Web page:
I’ve often lamented the busyness of life in law school, that the experience preys upon our desires for success and leads us to forsake the more important things. “I don’t want to waste the opportunity God has given me to attend institution,” says one student, making the slide toward compromise that much easier. It can be a subtle shift in priorities, but one that has ghastly results for our spiritual lives.
How to counteract this creep? In parts one and two to this series, I’ve touched on other non-negotiables for the Christian law student, and now, it’s time to offer yet another:
Contemplation and Sabbath Rest. Continue reading
For God knew his people in advance, and he chose them to become like his Son, so that his Son would be the firstborn among many brothers and sisters.
For too long we’ve measured ourselves against the standard of the reasonable Christian Lawyer.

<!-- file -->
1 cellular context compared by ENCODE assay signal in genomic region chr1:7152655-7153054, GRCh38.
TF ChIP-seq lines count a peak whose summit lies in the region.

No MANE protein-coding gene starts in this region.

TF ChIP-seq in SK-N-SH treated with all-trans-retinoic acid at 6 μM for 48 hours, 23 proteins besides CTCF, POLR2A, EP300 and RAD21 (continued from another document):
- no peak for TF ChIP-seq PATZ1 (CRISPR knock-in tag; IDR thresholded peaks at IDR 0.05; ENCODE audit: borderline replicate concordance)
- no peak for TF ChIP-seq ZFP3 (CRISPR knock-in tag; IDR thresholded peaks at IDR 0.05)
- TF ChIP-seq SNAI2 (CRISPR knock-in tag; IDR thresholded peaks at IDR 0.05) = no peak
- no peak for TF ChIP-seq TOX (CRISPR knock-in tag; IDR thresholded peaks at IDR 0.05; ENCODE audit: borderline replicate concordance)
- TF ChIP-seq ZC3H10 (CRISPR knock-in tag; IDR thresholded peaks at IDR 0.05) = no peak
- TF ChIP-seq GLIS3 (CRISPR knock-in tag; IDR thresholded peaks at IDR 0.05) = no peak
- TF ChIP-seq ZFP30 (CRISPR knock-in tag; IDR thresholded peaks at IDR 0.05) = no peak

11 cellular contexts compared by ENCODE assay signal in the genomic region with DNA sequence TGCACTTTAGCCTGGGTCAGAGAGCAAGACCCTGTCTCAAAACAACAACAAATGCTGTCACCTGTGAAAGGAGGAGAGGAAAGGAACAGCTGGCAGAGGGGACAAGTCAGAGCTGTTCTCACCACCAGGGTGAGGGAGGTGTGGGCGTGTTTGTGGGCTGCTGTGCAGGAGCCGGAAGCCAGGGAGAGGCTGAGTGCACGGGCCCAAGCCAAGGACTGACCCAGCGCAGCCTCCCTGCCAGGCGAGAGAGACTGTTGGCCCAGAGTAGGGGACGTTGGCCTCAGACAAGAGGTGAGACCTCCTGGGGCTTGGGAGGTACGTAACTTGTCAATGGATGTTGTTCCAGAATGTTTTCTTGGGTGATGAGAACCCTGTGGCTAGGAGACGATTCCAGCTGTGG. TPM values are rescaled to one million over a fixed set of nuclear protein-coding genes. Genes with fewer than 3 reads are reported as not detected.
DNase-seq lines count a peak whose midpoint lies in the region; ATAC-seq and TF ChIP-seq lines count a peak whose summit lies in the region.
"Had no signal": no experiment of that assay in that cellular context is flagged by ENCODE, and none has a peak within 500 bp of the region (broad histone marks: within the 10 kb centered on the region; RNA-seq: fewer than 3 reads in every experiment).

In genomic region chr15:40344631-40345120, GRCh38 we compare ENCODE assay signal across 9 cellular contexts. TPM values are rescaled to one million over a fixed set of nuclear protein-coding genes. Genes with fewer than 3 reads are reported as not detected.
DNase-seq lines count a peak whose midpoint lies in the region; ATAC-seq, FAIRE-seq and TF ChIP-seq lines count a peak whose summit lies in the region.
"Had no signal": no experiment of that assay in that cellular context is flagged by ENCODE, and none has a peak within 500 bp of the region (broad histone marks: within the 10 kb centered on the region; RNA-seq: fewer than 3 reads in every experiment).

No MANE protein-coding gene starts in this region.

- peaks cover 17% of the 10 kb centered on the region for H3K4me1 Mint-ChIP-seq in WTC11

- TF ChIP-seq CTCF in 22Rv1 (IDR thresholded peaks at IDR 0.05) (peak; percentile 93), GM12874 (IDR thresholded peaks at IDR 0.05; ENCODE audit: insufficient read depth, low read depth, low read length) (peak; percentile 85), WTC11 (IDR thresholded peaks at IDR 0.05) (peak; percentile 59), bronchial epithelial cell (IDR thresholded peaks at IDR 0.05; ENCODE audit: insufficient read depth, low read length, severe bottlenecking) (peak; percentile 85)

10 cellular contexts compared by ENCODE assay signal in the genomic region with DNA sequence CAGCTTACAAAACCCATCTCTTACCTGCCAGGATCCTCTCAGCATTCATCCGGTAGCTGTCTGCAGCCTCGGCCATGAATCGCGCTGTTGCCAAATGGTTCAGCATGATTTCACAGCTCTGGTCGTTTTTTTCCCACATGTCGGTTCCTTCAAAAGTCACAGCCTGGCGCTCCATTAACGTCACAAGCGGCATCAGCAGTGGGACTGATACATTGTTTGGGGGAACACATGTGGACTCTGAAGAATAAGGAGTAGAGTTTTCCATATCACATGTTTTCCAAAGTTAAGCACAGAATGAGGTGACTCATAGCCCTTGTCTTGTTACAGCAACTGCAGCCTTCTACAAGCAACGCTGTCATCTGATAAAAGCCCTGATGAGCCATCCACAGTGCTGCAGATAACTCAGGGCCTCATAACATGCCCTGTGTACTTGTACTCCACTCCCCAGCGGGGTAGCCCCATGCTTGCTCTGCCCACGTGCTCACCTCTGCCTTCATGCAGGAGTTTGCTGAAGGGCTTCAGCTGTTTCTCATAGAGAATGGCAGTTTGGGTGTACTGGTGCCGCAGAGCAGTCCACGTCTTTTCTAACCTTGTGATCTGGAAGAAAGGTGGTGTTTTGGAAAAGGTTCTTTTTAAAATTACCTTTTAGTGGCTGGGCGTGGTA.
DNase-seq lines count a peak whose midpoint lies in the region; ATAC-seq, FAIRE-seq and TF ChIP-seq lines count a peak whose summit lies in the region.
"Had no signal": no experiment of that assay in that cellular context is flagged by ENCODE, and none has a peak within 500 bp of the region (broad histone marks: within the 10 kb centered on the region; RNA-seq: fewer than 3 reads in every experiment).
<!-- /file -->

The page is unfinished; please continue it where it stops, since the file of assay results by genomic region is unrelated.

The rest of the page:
This is used much like the “reasonable person” standard. For those readers who may be unfamiliar with first-year torts or contracts classes, the reasonable person is a legal fiction employed to assess the reasonableness of a person’s conduct under a set of circumstances. There is no flesh and blood “reasonable person”; it’s an average, imagined vision of a faceless, ageless, genderless blob at the heart of judging things like a person’s negligence.
Here’s an example:
Hypo: Would a reasonable person down a beer while operating a fork lift on an interstate?
Answer: No. To do so would be a breach of his duty of care to those around him.
And there you have it.
Now, I’ve seen similar use of the reasonable Christian lawyer standard:
Hypo: Would the reasonable Christian lawyer lie in court, rip off a client, or get someone off the hook that they know is guilty?
Answer: Easy. No. To do so would not comport with the conduct to which Christ calls us.
And that’s where the standard is usually used. It helps us rule out heinous (or mildly unsavory) professional conduct that chafes against our sense of Christian propriety. While it can help our moral reasoning, it has some serious failings. Continue reading